This page provides a brief overview of the Bluetooth
introducing some terms and pointers to more detailed information.
Other relevant pages:
What is Bluetooth ? An introduction to its origins
Bluetooth White Papers - available from a variety of companies active in the field
Bluetooth Glossary - a page of
strange acronyms and technical terms
Books - books describing the detailed
For a more detailed description of the technology, please
take a look at this excellent article on the Bluetooth
Architecture by Jim Kardach of Intel, a senior member of the
Bluetooth SIG. Pdf
The Bluetooth wireless specification includes radio frequency, link layer and
application layer definitions for product developers for data, voice and content-centric
applications. The specification documentation contains the information necessary to ensure
that diverse devices supporting the Bluetooth wireless technology can communicate with
each other worldwide.
The document is divided into two sections:
i) Core Specification (Volume I) - which defines the base
technology - and
ii) Profile Definitions (Volume II) - which defines specific usage of the base technology
to support specific applications whilst ensuring interoperability between products
developed by different manufacturers.
Full copies of the specifications may be downloaded from the
Bluetooth SIG website
Physical Layer Details
Radio frequency - Bluetooth uses the unlicensed ISM (Industrial, Scientific
and Medical) band, 2400 - 2483.5 MHz, thereby maximising communication compatibility
worldwide. This requirement for global usage was the key driver for this choice of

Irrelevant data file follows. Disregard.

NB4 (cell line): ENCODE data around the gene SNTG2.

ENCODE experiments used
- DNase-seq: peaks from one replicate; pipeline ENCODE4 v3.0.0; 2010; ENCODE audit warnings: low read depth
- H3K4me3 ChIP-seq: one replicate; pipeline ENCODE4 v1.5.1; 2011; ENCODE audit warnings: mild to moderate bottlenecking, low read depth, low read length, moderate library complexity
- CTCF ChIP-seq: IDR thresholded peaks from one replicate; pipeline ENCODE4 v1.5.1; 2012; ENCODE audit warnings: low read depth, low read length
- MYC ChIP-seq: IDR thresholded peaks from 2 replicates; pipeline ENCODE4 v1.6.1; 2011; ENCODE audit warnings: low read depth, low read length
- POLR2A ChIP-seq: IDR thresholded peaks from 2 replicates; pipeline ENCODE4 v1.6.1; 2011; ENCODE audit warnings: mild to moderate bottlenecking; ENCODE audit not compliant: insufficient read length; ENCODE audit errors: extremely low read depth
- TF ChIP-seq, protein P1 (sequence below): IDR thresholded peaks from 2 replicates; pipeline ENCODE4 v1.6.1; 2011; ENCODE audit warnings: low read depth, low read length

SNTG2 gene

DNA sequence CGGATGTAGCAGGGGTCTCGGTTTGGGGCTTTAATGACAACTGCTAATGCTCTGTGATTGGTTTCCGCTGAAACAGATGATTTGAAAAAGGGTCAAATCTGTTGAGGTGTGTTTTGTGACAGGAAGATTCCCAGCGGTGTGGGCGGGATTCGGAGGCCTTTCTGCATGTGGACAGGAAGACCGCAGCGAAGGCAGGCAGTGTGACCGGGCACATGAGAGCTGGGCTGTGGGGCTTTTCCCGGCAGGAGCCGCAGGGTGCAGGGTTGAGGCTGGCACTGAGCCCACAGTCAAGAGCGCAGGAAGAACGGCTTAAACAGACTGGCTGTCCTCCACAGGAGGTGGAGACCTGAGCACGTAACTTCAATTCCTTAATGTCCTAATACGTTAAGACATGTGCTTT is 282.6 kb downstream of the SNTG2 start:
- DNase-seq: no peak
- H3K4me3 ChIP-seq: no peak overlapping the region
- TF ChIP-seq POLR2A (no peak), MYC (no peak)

Modulation - uses Gaussian
frequency shift keying, GFSK, with modulation index (bandwidth-time product, BT) limited
to 0.28-0.35 (corresponding to a max frequency deviation of 140-175 kHz).
Frequency Hopping Spread Spectrum - Bluetooth adopts the
use of FHSS to hop at up to 1600 hops/sec, amongst 79 channels, spaced at 1 MHz
Transmission Power - Three power classes are supported by
the standard. In practice almost all Bluetooth devices developed to date support
only one of these options, most being the low power, short range, option.
Class 3 - 1
(0dBm) with a 'typical range' of 10m
Class 2 - 2.5 mW
(4dBm) with a 'typical range' of 20m
Class 1 - 100 mW
(20dBm) with a 'typical range' of 100m
Link data rate - a maximum link baseband data rate of
723.2 kb/s is supported, with options for 1/3 bit repetition and 2/3 Hamming FEC
(Forward Error Correction).
Speech coding - CVSD - 64kb/s Continuously Variable Slope
Delta Modulation. CVSD supports acceptable speech quality even with 1-3% bit error
The Bluetooth protocol stack, in common with all such standards, is specified as
several separate layers. By their very nature, communication protocols do not lend
themselves to brief summaries, so here we will simply explain the structure of the
protocol stack and its basic functionality - each part is described in detail in the
relevant chapter of the core specification.
The lowest level of the protocol stack is the physical
layer, summarised above, which serves to implement the physical communications interface,
including RF aspects such as the modulation. Much of this may be typically